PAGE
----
He also provides the example of Dave Duffield, chairman and co-founder of Workday. Jon says that Dave achieved success due to a broad network of contacts and the fact that he knew everyone in the business.
Deeper relationships require more emotional involvement. According to the statistics, B2B customers are much more emotionally attached to brands than users of B2C solutions.
Despite the fact that branding is important both for B2C and B2B, the brand plays a more substantial role in B2B SaaS marketing.
Here is an infographic showing the impact of branding on B2B companies’ success.
The graphic shows how branding improves the most important indicators of B2B companies that have succeeded in making themselves a known brand.
The buying process in B2B sometimes starts long before clients contact a company. It is very important that a brand is somewhere nearby when customers are searching for a solution.
Also, because of the huge sums of transactions, users of B2B products need to trust B2B companies. The company must show that it is trustworthy and credible. Branding is one way to ensure that that is the case.
The fact that the product is convenient and can solve consumers’ problems is more important for B2C. Branding is not as critical for B2C companies.
Marketing automation has different goals in SaaS B2B and B2C businesses.
Marketers in both spheres use marketing automation to optimize the working processes. It makes life easier and improves the quality of work. But, taking into account the specifics of the two business spheres, the goals they want to achieve differ.
Eleonora Israele states,
“Marketing automation in both groups set vastly different goals. B2B desires lead generation with person-to-person interaction while B2C focuses on branding and building customer loyalty.”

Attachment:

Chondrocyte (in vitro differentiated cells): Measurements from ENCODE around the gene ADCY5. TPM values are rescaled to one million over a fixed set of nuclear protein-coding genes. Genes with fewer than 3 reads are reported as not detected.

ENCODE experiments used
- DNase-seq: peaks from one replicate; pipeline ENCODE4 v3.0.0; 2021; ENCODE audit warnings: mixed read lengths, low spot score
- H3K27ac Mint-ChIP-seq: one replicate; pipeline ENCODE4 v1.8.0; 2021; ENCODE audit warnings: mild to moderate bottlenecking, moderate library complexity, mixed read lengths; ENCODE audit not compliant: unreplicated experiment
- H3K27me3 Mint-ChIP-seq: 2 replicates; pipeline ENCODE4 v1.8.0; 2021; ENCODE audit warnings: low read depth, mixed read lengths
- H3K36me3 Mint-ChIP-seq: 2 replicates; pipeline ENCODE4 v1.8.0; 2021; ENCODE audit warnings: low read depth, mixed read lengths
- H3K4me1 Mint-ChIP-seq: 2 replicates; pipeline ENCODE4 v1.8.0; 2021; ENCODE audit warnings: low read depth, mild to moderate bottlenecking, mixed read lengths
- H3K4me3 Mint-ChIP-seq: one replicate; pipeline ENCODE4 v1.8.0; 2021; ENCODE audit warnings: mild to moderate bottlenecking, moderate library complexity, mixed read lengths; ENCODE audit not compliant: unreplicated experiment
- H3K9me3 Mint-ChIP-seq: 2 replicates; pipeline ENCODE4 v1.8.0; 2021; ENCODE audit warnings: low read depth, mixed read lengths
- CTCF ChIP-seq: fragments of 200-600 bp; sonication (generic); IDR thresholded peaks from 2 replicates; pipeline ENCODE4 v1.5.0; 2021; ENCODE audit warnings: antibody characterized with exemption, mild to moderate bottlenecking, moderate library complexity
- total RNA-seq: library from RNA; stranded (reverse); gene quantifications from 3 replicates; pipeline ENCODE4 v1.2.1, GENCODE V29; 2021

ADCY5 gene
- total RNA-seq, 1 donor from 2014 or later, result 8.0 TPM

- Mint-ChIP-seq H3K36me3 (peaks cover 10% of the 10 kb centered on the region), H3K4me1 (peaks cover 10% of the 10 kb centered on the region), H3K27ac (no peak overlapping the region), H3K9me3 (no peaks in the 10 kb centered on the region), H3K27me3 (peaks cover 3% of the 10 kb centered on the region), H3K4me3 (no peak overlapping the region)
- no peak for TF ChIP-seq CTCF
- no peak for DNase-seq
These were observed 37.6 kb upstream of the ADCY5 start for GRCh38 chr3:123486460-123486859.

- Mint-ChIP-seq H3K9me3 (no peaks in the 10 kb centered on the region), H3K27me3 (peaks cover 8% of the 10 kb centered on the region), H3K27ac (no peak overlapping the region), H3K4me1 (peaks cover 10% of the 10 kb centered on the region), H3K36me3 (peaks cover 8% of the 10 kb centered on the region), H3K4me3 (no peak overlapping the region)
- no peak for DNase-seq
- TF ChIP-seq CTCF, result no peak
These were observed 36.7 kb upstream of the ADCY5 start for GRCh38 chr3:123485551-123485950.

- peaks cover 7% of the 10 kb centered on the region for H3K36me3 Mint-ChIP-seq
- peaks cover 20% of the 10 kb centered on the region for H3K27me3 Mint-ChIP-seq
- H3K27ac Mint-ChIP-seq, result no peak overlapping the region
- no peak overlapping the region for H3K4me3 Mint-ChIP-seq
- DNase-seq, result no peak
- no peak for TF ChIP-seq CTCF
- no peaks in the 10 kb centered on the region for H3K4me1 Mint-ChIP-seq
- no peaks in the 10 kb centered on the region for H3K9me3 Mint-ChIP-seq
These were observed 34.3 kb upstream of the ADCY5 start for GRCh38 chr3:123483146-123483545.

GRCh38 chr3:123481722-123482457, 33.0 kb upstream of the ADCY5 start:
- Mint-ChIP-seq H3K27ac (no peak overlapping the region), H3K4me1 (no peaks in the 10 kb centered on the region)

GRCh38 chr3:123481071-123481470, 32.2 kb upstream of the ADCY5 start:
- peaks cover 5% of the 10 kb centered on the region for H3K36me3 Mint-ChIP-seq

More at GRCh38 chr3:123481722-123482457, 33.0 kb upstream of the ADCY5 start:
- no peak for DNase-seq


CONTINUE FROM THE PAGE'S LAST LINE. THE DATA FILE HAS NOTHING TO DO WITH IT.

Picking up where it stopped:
The graphic below confirms her assertion.
Content Marketing for SaaS B2B and B2C. Different or The Same?
Let’s take a closer look at the differences in content marketing. It is one of the most important components of the marketing process and it will help us deepen our knowledge of the topic.
The goals of B2B SaaS and B2C SaaS content marketing differ slightly.
In fact, the ultimate goal of B2B and B2C content marketing is the same – to increase brand-awareness and attract the target audience. But some small differences still exist.
Here are statistics from research done by Content Marketing Institute. They are based on the responses of more than 5,000 marketers.
The distinctions are not that large. There are only some minor differences in priorities.
According to these statistics, we can conclude that brand-awareness matters for the both types of marketing, with B2C businesses prioritizing customer retention.
B2B SaaS and B2C SaaS content marketing have different Buyer Personas.
Buyer Persona (BP) is a sketch of a key part of your potential audience. Marketers create BPs to deliver the right content to the right audience to ensure that their content remains relevant.
When you market to B2B customers, your approach to content will be highly focused.
For example, if your product meets the needs of enterprises, you will tailor your content strategy only for those enterprises.
B2C content marketing is more complex.
Even if your product fits a small niche and is highly specialized, it is likely that you will have to orient your content towards different types of Buyer Personas. This is because clients may be everything from amateurs to those with a lot of experience. Content that is suitable for newbies will be useless for experts.
Despite all of these differences, developing the right Buyer Persona is essential for the both types of marketing. As Adam Kearney, VP of Marketing at MemberClicks, said,
“When it comes to online lead generation, the key is diversification. There’s no magic bullet that meets all needs.”
Content marketing for SaaS B2B and B2C is not the same in terms of tactic usage.
The infographic below from the Content Marketing Institute shows us some of the nuances in the usage of B2B and B2C content marketing.
As you can see, despite the similarities in the first three positions, there are still some differences.
For example, B2C content marketers do not use e-books at all, while in B2B the usage of e-books is one of the most popular content strategies.